As an example I was on one occasion asked to manage the restructuring of a privately owned company where a cornerstone shareholder had been introduced in order to support an aggressive growth strategy resulting in a significant shareholder value uplift. The restructuring of the organisational model was fairly standard and straight forward but the formation of the new board with the various personalities involved required exceedingly careful management. There were the fifty odd existing shareholders, the new cornerstone shareholder and the existing board members all of whom needed to be consulted and whose agreement was absolutely essential to ensuring a harmonious and robust professional outcome.
First of all I drafted an extremely comprehensive and holistic governance document pertinent to the new boards operation. The document was extremely detailed covering all aspects of the board procedures, commercial behaviour, operating parameters, accountabilities and responsibilities etc. The detail was only in draft as the new board at their first meeting would need to amend where necessary and then approve the governance document, official adopting its procedures and accountabilities.
Then using the newly approved strategic growth plan I developed a detailed check list associated with the skills and experience required around the board table in order to support the successful implementation of the strategies outlined plus ensure the continuing financial stability of the company. This was not a difficult task as the requirements were matched against the company’s strategic plan objectives with perhaps a little bit of diversity thrown in for good measure. It’s important that if this task is carried out in a professional manner without any ideologically focused personal inputs the resulting recommendations should be hard if not impossible to argue against as they will reflect the attributes and skills required to ensure strategic implementation success
The next step was to obtain the existing shareholders and the new corner stone shareholder agreement on the structure of the board itself. How many directors should there be, who had the responsibility for the appointments, should the Chairman appointment be made by the new directors from amongst their own group or the shareholders by a separate vote? While this looks an easy task, believe me with fifty odd shareholders all with varying percentage interests and a new cornerstone shareholder this task was fraught with difficulties. It was important that all the shareholder understood that the legal constitution of the company would require amending to reflect whatever decision they reached.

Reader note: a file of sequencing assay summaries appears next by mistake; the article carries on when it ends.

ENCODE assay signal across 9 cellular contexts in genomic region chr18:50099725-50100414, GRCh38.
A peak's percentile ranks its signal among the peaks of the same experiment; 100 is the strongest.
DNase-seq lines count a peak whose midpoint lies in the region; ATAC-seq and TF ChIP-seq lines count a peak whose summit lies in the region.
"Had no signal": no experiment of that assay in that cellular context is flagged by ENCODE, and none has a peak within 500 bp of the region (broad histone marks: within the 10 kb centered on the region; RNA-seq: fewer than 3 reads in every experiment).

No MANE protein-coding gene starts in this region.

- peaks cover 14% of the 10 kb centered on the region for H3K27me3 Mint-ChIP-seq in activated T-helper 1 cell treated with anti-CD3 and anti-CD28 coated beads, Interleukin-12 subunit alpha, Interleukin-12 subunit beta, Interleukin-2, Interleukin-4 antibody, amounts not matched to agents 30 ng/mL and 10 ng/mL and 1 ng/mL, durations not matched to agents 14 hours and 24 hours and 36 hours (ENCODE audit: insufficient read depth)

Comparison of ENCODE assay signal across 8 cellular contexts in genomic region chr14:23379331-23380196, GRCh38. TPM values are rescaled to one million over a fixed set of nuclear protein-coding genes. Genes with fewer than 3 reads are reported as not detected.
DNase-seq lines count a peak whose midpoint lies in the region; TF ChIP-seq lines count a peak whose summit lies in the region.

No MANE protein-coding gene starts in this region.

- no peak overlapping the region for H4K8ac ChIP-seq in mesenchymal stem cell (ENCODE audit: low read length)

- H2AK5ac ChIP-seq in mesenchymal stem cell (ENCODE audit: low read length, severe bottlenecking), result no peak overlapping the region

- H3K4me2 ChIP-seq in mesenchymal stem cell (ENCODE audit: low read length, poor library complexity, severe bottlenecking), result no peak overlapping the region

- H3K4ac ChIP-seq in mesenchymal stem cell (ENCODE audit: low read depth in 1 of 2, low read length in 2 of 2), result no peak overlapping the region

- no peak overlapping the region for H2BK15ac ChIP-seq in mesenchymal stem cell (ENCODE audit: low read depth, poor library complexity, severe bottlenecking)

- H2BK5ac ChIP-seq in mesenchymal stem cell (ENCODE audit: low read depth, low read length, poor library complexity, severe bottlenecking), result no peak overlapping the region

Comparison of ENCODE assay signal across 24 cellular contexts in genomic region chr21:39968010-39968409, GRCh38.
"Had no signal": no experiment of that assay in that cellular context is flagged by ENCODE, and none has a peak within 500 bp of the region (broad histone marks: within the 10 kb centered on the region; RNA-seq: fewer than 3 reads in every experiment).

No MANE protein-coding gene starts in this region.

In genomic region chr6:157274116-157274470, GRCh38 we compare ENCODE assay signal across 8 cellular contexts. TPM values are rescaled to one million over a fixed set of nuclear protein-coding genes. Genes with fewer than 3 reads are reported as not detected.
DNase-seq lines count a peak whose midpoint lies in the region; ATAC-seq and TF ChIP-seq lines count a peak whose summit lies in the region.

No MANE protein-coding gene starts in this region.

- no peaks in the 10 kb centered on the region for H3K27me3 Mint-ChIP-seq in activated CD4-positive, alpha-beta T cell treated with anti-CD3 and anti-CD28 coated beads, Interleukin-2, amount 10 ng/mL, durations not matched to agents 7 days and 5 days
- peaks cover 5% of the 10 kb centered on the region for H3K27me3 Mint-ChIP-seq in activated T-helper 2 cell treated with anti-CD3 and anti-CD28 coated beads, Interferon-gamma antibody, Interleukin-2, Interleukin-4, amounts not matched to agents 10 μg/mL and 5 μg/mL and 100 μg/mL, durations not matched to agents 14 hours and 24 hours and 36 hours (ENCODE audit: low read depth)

The final step was to identify individuals with the required skills to be considered for selection and nomination as directors of the newly formed board. It was critically important that the search was spread as wide as possible via local and personal knowledge, direct media advertising, and contact with other professional bodies such as the local Institute of Directors etc. Once the various individuals had been identified they were catalogued into a matrix and matched against the skills and experience already identified as being required. This matrix list was then provided to the shareholders to select and vote in the candidates they choose to be the custodians of their wealth.
In summary and perhaps of interest to this audience is that the company I was involved with decided the following.
The existing shareholders would appoint two directors to the board from within their own ranks, the new cornerstone shareholder would appoint two directors and the combined shareholders would appoint two independent directors and an independent Chairman. All seven appointments would be matched and balanced against the experience and skill base requirement already established. In this case the process went smoothly and the new board now in place functions extremely well
The point to note is that this whole process takes time and a great deal of trust and skill to enable a consensus to be reached amongst such a wide group of people all with varying degrees of personal interest. The process is best managed by an outside independent professional who has great people skills and an in-depth knowledge and experience of governance issues and processes.
"It’s important that if this task is carried out in a professional manner without any ideologically focused personal inputs the resulting recommendations should be hard if not impossible to argue against..."